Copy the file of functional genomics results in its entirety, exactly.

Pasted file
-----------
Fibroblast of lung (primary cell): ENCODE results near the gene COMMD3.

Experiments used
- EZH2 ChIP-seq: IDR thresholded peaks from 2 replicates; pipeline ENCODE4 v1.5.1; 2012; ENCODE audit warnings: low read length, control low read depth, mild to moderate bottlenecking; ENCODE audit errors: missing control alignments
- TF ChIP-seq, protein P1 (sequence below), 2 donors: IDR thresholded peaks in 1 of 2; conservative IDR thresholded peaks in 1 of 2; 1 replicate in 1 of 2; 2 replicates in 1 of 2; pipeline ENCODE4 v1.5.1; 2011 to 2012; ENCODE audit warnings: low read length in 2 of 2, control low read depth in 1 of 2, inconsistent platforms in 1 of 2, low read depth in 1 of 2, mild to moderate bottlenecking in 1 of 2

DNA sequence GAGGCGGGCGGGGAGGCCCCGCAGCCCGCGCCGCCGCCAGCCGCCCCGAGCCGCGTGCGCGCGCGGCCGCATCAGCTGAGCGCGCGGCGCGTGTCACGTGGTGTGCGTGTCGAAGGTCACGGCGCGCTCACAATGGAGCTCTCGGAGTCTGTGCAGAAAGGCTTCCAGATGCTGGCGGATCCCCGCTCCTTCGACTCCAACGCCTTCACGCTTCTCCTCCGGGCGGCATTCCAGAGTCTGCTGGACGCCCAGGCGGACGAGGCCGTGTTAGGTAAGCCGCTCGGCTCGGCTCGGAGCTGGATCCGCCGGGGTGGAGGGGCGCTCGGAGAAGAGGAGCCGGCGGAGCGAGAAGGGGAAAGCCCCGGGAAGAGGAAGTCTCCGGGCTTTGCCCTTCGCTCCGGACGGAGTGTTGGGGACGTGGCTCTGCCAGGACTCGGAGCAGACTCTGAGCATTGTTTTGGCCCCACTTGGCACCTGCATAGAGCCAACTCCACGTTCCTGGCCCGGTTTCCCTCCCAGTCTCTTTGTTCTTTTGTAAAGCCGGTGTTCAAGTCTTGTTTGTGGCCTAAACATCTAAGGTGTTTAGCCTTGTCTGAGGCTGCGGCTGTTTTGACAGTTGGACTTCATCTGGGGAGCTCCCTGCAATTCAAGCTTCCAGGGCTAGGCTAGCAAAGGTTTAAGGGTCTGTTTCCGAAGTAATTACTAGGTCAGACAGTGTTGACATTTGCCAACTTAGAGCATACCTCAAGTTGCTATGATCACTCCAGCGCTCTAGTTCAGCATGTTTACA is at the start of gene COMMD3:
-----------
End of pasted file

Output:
Fibroblast of lung (primary cell): ENCODE results near the gene COMMD3.

Experiments used
- EZH2 ChIP-seq: IDR thresholded peaks from 2 replicates; pipeline ENCODE4 v1.5.1; 2012; ENCODE audit warnings: low read length, control low read depth, mild to moderate bottlenecking; ENCODE audit errors: missing control alignments
- TF ChIP-seq, protein P1 (sequence below), 2 donors: IDR thresholded peaks in 1 of 2; conservative IDR thresholded peaks in 1 of 2; 1 replicate in 1 of 2; 2 replicates in 1 of 2; pipeline ENCODE4 v1.5.1; 2011 to 2012; ENCODE audit warnings: low read length in 2 of 2, control low read depth in 1 of 2, inconsistent platforms in 1 of 2, low read depth in 1 of 2, mild to moderate bottlenecking in 1 of 2

DNA sequence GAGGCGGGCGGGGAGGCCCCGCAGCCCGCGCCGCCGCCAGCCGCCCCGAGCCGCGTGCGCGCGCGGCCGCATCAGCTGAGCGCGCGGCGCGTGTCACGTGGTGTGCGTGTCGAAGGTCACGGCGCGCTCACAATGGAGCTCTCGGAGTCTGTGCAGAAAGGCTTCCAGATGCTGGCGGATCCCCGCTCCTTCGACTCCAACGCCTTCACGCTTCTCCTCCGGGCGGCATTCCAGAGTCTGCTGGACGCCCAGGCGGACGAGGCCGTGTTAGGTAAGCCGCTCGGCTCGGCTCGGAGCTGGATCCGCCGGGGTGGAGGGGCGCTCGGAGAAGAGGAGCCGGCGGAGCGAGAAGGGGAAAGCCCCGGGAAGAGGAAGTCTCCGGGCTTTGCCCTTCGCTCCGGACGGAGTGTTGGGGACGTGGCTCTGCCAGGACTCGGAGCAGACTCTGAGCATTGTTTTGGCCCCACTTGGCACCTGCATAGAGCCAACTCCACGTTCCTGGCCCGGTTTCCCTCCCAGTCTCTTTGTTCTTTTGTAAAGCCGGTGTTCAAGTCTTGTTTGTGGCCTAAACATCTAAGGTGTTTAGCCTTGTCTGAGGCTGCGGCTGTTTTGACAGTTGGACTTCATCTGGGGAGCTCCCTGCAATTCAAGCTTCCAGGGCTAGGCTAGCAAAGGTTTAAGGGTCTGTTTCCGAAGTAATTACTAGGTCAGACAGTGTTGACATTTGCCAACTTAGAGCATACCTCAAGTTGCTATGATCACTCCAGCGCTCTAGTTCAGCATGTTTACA is at the start of gene COMMD3: